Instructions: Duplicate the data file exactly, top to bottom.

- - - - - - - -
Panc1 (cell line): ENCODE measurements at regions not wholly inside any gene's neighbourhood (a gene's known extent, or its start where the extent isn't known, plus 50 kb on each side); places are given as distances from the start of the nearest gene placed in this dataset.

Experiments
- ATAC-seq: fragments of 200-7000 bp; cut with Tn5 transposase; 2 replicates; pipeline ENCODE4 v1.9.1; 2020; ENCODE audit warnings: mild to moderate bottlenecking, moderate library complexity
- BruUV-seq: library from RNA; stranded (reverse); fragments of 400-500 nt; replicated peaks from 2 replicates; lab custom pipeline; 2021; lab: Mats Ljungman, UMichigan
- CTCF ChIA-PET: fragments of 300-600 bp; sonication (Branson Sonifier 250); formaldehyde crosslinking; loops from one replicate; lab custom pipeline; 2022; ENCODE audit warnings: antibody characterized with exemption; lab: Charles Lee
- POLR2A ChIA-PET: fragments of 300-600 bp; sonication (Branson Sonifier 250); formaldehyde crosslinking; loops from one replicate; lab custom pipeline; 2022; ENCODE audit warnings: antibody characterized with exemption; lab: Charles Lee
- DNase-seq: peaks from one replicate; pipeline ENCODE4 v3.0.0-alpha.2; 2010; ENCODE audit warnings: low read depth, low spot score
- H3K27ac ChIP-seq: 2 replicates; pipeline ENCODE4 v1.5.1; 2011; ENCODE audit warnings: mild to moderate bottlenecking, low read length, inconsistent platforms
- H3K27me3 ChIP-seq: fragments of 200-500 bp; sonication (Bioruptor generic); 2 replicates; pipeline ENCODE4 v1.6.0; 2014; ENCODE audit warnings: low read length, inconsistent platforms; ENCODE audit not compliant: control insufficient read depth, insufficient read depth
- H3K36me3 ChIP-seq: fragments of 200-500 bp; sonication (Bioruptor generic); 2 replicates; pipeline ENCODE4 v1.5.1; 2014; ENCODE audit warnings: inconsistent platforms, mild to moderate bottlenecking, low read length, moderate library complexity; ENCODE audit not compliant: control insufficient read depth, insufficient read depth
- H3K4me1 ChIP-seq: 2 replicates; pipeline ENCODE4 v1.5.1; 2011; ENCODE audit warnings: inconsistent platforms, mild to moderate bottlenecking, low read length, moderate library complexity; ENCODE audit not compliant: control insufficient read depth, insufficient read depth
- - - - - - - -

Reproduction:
Panc1 (cell line): ENCODE measurements at regions not wholly inside any gene's neighbourhood (a gene's known extent, or its start where the extent isn't known, plus 50 kb on each side); places are given as distances from the start of the nearest gene placed in this dataset.

Experiments
- ATAC-seq: fragments of 200-7000 bp; cut with Tn5 transposase; 2 replicates; pipeline ENCODE4 v1.9.1; 2020; ENCODE audit warnings: mild to moderate bottlenecking, moderate library complexity
- BruUV-seq: library from RNA; stranded (reverse); fragments of 400-500 nt; replicated peaks from 2 replicates; lab custom pipeline; 2021; lab: Mats Ljungman, UMichigan
- CTCF ChIA-PET: fragments of 300-600 bp; sonication (Branson Sonifier 250); formaldehyde crosslinking; loops from one replicate; lab custom pipeline; 2022; ENCODE audit warnings: antibody characterized with exemption; lab: Charles Lee
- POLR2A ChIA-PET: fragments of 300-600 bp; sonication (Branson Sonifier 250); formaldehyde crosslinking; loops from one replicate; lab custom pipeline; 2022; ENCODE audit warnings: antibody characterized with exemption; lab: Charles Lee
- DNase-seq: peaks from one replicate; pipeline ENCODE4 v3.0.0-alpha.2; 2010; ENCODE audit warnings: low read depth, low spot score
- H3K27ac ChIP-seq: 2 replicates; pipeline ENCODE4 v1.5.1; 2011; ENCODE audit warnings: mild to moderate bottlenecking, low read length, inconsistent platforms
- H3K27me3 ChIP-seq: fragments of 200-500 bp; sonication (Bioruptor generic); 2 replicates; pipeline ENCODE4 v1.6.0; 2014; ENCODE audit warnings: low read length, inconsistent platforms; ENCODE audit not compliant: control insufficient read depth, insufficient read depth
- H3K36me3 ChIP-seq: fragments of 200-500 bp; sonication (Bioruptor generic); 2 replicates; pipeline ENCODE4 v1.5.1; 2014; ENCODE audit warnings: inconsistent platforms, mild to moderate bottlenecking, low read length, moderate library complexity; ENCODE audit not compliant: control insufficient read depth, insufficient read depth
- H3K4me1 ChIP-seq: 2 replicates; pipeline ENCODE4 v1.5.1; 2011; ENCODE audit warnings: inconsistent platforms, mild to moderate bottlenecking, low read length, moderate library complexity; ENCODE audit not compliant: control insufficient read depth, insufficient read depth